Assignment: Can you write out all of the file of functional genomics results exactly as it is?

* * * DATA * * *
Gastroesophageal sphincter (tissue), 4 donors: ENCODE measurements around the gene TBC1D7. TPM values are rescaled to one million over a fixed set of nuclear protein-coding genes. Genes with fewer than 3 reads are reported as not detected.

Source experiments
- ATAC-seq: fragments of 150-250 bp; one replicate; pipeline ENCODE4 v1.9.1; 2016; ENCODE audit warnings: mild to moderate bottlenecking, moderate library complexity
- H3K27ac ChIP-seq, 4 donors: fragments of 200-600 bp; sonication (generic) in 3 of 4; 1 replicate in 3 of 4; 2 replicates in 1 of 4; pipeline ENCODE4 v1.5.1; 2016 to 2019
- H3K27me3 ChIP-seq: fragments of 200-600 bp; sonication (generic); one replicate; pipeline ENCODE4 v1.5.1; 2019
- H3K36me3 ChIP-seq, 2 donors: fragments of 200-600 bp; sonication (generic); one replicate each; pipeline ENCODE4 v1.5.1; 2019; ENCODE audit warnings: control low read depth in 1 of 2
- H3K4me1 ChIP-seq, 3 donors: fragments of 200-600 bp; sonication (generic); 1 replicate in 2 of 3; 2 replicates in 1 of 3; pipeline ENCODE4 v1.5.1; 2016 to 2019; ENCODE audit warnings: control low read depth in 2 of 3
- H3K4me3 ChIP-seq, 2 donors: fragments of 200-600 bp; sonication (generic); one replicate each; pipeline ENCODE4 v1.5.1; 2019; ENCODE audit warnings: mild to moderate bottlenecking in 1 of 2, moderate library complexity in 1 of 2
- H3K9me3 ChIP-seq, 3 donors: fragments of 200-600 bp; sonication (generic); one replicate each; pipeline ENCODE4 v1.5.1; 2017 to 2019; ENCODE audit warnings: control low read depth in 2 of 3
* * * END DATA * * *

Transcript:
Gastroesophageal sphincter (tissue), 4 donors: ENCODE measurements around the gene TBC1D7. TPM values are rescaled to one million over a fixed set of nuclear protein-coding genes. Genes with fewer than 3 reads are reported as not detected.

Source experiments
- ATAC-seq: fragments of 150-250 bp; one replicate; pipeline ENCODE4 v1.9.1; 2016; ENCODE audit warnings: mild to moderate bottlenecking, moderate library complexity
- H3K27ac ChIP-seq, 4 donors: fragments of 200-600 bp; sonication (generic) in 3 of 4; 1 replicate in 3 of 4; 2 replicates in 1 of 4; pipeline ENCODE4 v1.5.1; 2016 to 2019
- H3K27me3 ChIP-seq: fragments of 200-600 bp; sonication (generic); one replicate; pipeline ENCODE4 v1.5.1; 2019
- H3K36me3 ChIP-seq, 2 donors: fragments of 200-600 bp; sonication (generic); one replicate each; pipeline ENCODE4 v1.5.1; 2019; ENCODE audit warnings: control low read depth in 1 of 2
- H3K4me1 ChIP-seq, 3 donors: fragments of 200-600 bp; sonication (generic); 1 replicate in 2 of 3; 2 replicates in 1 of 3; pipeline ENCODE4 v1.5.1; 2016 to 2019; ENCODE audit warnings: control low read depth in 2 of 3
- H3K4me3 ChIP-seq, 2 donors: fragments of 200-600 bp; sonication (generic); one replicate each; pipeline ENCODE4 v1.5.1; 2019; ENCODE audit warnings: mild to moderate bottlenecking in 1 of 2, moderate library complexity in 1 of 2
- H3K9me3 ChIP-seq, 3 donors: fragments of 200-600 bp; sonication (generic); one replicate each; pipeline ENCODE4 v1.5.1; 2017 to 2019; ENCODE audit warnings: control low read depth in 2 of 3